Displaying items by tag: bear market
Goldman Sachs went on the record with a bold call last week. They told investors that despite all the fears in the market, a big correction WAS NOT coming. Alessio Rizzi and his team at Goldman say that many indicators are showing a bullish outlook, and that big losses don’t seem likely. According to Rizzi, “more moderate risky asset returns are likely from here, rather than an imminent risk of a sizable correction”. One indicator Goldman cited as very bullish was the ratio between puts and calls. Right now the market is deeply favoring calls, with the ratio nearing the limits of its normal distribution.
FINSUM: So bulls look at this and say “aha, I’m right, the market will rise”; and bears say “exactly as expected, this is a contrarian indicator”! In our opinion, on the whole, there is plenty to be optimistic about.
New jobless data was released this morning and it took the market by surprise. Economists had been calling for new jobless claims to stay around the level of recent weeks—something around 695,00. But what happened was quite eye-opening: they came in at 853,000. The losses show that the economy is starting to feel renewed impacts of the surge in COVID cases. According to a job market expert, “Job destruction has not come to an end … We might be gaining jobs overall, but thousands of people are losing their jobs every week because demand has not returned”. Markets dipped on the release.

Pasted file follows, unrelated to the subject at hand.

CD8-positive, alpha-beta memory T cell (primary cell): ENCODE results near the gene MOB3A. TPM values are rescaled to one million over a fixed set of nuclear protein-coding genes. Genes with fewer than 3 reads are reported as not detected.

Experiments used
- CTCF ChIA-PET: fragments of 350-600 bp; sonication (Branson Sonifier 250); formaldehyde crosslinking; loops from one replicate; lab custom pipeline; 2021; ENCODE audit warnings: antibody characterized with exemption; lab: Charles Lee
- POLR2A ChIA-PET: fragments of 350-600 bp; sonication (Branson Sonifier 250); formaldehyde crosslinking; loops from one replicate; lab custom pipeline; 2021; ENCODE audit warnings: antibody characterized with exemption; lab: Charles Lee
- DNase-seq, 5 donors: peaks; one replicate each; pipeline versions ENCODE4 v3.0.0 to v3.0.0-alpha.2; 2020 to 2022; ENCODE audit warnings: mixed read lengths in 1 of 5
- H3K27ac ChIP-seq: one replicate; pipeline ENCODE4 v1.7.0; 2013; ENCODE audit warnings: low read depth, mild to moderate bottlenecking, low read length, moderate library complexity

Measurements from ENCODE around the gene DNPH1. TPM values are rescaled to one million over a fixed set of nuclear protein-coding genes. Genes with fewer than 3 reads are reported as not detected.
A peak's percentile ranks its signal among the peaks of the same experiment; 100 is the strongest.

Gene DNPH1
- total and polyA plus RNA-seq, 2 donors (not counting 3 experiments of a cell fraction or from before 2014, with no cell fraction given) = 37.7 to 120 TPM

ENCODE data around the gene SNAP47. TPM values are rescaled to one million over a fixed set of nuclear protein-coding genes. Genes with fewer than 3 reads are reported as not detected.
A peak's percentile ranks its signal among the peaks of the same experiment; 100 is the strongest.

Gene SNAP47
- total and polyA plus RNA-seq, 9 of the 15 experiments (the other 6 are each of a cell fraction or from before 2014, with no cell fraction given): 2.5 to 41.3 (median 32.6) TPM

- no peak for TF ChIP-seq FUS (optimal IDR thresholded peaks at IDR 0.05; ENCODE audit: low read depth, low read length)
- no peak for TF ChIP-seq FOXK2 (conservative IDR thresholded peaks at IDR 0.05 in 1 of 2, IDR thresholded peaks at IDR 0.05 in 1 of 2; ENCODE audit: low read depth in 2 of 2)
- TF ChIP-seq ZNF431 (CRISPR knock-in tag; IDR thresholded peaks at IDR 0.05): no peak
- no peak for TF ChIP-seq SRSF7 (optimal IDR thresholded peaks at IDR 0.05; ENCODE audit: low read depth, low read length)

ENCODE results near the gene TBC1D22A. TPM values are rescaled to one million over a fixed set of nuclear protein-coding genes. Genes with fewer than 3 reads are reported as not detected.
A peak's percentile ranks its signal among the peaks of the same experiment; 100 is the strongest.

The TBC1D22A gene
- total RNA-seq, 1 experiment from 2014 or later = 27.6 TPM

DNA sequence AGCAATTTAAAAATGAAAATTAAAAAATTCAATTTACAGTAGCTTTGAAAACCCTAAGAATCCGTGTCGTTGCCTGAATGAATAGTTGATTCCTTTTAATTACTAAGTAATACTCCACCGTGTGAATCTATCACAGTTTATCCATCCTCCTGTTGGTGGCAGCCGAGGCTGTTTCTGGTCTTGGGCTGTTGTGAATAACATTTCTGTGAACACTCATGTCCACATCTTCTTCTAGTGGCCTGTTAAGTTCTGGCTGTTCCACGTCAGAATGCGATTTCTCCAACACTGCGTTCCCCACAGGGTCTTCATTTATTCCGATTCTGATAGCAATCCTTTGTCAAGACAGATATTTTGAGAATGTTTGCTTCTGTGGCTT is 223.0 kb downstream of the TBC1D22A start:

FINSUM: This is worrying for the economy. Hard to say if this trend will continue, but certainly not the direction markets have been predicting the economy would be heading.
Make no mistake, in the long run Morgan Stanley is bullish. The problem is that the short-term does not look so bright, according to the bank. While MS raised their S&P 500 target for 2021 to 3,900 (well above today’s 3,350 level), they think the market might be rough in the near term. Citing “the second wave of virus, remaining election uncertainties and the specter of higher rates”, the bank says prices will swing from as low as 3,150 to 3,550 in the short-term. According to Morgan Stanley, “Once sentiment turns from euphoric bullishness, reality will strike and we expect to see the S&P 500 begin to feel the pressure”.
FINSUM: The bank says that without the vaccine news, the market would have fallen 5% already and they basically think that fall is due at any moment.
The market is falling again the day after the Labor Day holiday, and many tech stocks are nearing or in correction territory. It is a rough start to the week, and Goldman Sachs is not offering much hope. The firm published a research piece this weekend which was bullish on stocks overall, but said that another 10% correction may arrive soon. Goldman says that if investors start to doubt the trajectory of the recovery in the face of the super quick snapback in economic output that the market has priced, then stock prices will likely fall.
FINSUM: On the whole Goldman was pretty positive, but they also clearly allowed room for a short-term “shake out” in share prices. This correction we have on our hands might also lead to a change of market leadership, which would be an interesting shift.
You know the saying “a rising tide lifts all boats”? It couldn’t be further from the truth as it concerns the current stock market. The S&P 500 is just about flat, yet if you take a close look, 337 of its component stocks are down. The index is only being held up by a 1% gain from Apple and minor gains from the other 4 stocks that comprise 20% of its entire value. The lack of breadth has been a consistent feature of the recovery over the last several months.
FINSUM: Investors are not expressing any degree of bullishness about the economy, which would be reflected in breadth. Frankly, all the recent gains seem to be simple momentum bets on a small handful of stocks, making the whole recovery feel hollow.